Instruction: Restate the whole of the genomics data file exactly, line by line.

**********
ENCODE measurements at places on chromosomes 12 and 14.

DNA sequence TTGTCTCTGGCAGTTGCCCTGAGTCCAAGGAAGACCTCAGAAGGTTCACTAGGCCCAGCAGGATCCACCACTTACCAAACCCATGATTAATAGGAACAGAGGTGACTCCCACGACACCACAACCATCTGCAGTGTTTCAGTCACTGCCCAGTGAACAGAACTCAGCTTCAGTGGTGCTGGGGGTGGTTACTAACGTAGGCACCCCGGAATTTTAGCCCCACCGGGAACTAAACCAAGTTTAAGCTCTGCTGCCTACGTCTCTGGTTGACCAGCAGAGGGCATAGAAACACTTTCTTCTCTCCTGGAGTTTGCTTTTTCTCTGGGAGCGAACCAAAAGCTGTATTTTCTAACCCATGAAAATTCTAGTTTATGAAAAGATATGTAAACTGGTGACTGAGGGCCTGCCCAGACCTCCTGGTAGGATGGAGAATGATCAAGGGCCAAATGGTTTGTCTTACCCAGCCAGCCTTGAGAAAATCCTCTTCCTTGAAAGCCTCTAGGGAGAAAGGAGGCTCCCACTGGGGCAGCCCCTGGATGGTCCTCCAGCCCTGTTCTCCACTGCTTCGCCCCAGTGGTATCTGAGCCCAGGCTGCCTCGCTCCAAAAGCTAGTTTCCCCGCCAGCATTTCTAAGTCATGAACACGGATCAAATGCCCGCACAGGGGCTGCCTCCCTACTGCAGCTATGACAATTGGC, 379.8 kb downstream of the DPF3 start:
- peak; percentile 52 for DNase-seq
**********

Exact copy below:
ENCODE measurements at places on chromosomes 12 and 14.

DNA sequence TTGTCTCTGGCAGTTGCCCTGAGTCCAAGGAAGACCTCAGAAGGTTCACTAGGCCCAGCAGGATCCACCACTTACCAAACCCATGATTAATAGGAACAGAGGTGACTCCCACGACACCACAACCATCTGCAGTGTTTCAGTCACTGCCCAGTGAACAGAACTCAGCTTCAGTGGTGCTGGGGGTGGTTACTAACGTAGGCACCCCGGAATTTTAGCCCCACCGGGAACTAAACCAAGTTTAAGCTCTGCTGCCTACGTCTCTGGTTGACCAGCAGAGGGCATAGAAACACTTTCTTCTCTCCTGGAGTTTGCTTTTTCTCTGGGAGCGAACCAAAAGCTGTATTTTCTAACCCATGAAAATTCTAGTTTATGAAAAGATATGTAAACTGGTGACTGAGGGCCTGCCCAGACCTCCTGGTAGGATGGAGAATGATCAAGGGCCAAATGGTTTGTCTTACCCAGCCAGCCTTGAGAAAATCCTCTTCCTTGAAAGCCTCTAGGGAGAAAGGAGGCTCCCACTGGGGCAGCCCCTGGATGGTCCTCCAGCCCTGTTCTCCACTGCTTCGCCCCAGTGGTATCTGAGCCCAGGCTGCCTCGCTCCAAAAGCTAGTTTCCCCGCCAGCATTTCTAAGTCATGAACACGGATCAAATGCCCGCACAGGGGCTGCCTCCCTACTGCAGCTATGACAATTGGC, 379.8 kb downstream of the DPF3 start:
- peak; percentile 52 for DNase-seq